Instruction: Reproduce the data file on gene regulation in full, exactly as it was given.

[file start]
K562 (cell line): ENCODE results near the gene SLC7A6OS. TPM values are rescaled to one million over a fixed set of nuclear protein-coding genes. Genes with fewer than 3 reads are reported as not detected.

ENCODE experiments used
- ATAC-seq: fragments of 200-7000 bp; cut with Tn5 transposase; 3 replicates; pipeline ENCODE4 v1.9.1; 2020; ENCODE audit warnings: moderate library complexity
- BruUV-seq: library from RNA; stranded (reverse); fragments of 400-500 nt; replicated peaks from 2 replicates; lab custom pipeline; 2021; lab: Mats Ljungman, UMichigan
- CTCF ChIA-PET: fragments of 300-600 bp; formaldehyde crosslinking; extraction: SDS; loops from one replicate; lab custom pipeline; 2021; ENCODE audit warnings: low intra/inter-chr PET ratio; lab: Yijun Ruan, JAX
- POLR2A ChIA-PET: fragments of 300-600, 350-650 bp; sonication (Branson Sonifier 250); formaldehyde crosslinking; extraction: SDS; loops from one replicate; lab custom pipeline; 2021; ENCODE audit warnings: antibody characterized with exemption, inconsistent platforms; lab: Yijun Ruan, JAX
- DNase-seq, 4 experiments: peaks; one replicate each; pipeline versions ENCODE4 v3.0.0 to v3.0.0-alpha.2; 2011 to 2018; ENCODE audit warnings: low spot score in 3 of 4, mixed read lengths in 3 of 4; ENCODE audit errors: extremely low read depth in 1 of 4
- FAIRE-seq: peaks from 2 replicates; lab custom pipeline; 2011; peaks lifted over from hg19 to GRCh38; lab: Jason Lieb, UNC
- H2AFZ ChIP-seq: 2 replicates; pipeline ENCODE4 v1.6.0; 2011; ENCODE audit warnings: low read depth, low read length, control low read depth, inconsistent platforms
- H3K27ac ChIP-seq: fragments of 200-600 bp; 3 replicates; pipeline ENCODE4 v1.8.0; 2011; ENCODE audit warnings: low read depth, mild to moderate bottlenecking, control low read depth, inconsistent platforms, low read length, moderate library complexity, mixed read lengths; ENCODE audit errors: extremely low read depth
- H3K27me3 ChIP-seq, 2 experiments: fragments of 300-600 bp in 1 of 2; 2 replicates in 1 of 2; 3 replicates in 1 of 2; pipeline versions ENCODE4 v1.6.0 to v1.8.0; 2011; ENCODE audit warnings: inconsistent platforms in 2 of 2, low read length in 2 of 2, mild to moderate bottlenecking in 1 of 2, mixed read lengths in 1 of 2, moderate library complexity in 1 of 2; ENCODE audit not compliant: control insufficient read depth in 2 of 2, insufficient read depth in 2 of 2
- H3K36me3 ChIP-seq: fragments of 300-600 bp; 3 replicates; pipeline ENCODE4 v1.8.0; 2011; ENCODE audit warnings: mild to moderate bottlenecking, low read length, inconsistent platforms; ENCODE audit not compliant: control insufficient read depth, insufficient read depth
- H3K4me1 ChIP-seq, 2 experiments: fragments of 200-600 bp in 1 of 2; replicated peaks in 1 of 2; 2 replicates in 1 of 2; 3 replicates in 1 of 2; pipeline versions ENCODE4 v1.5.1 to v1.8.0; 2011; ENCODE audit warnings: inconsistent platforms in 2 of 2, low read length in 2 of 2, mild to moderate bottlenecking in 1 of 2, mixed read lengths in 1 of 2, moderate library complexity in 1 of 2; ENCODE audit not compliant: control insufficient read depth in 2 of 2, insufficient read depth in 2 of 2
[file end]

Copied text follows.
K562 (cell line): ENCODE results near the gene SLC7A6OS. TPM values are rescaled to one million over a fixed set of nuclear protein-coding genes. Genes with fewer than 3 reads are reported as not detected.

ENCODE experiments used
- ATAC-seq: fragments of 200-7000 bp; cut with Tn5 transposase; 3 replicates; pipeline ENCODE4 v1.9.1; 2020; ENCODE audit warnings: moderate library complexity
- BruUV-seq: library from RNA; stranded (reverse); fragments of 400-500 nt; replicated peaks from 2 replicates; lab custom pipeline; 2021; lab: Mats Ljungman, UMichigan
- CTCF ChIA-PET: fragments of 300-600 bp; formaldehyde crosslinking; extraction: SDS; loops from one replicate; lab custom pipeline; 2021; ENCODE audit warnings: low intra/inter-chr PET ratio; lab: Yijun Ruan, JAX
- POLR2A ChIA-PET: fragments of 300-600, 350-650 bp; sonication (Branson Sonifier 250); formaldehyde crosslinking; extraction: SDS; loops from one replicate; lab custom pipeline; 2021; ENCODE audit warnings: antibody characterized with exemption, inconsistent platforms; lab: Yijun Ruan, JAX
- DNase-seq, 4 experiments: peaks; one replicate each; pipeline versions ENCODE4 v3.0.0 to v3.0.0-alpha.2; 2011 to 2018; ENCODE audit warnings: low spot score in 3 of 4, mixed read lengths in 3 of 4; ENCODE audit errors: extremely low read depth in 1 of 4
- FAIRE-seq: peaks from 2 replicates; lab custom pipeline; 2011; peaks lifted over from hg19 to GRCh38; lab: Jason Lieb, UNC
- H2AFZ ChIP-seq: 2 replicates; pipeline ENCODE4 v1.6.0; 2011; ENCODE audit warnings: low read depth, low read length, control low read depth, inconsistent platforms
- H3K27ac ChIP-seq: fragments of 200-600 bp; 3 replicates; pipeline ENCODE4 v1.8.0; 2011; ENCODE audit warnings: low read depth, mild to moderate bottlenecking, control low read depth, inconsistent platforms, low read length, moderate library complexity, mixed read lengths; ENCODE audit errors: extremely low read depth
- H3K27me3 ChIP-seq, 2 experiments: fragments of 300-600 bp in 1 of 2; 2 replicates in 1 of 2; 3 replicates in 1 of 2; pipeline versions ENCODE4 v1.6.0 to v1.8.0; 2011; ENCODE audit warnings: inconsistent platforms in 2 of 2, low read length in 2 of 2, mild to moderate bottlenecking in 1 of 2, mixed read lengths in 1 of 2, moderate library complexity in 1 of 2; ENCODE audit not compliant: control insufficient read depth in 2 of 2, insufficient read depth in 2 of 2
- H3K36me3 ChIP-seq: fragments of 300-600 bp; 3 replicates; pipeline ENCODE4 v1.8.0; 2011; ENCODE audit warnings: mild to moderate bottlenecking, low read length, inconsistent platforms; ENCODE audit not compliant: control insufficient read depth, insufficient read depth
- H3K4me1 ChIP-seq, 2 experiments: fragments of 200-600 bp in 1 of 2; replicated peaks in 1 of 2; 2 replicates in 1 of 2; 3 replicates in 1 of 2; pipeline versions ENCODE4 v1.5.1 to v1.8.0; 2011; ENCODE audit warnings: inconsistent platforms in 2 of 2, low read length in 2 of 2, mild to moderate bottlenecking in 1 of 2, mixed read lengths in 1 of 2, moderate library complexity in 1 of 2; ENCODE audit not compliant: control insufficient read depth in 2 of 2, insufficient read depth in 2 of 2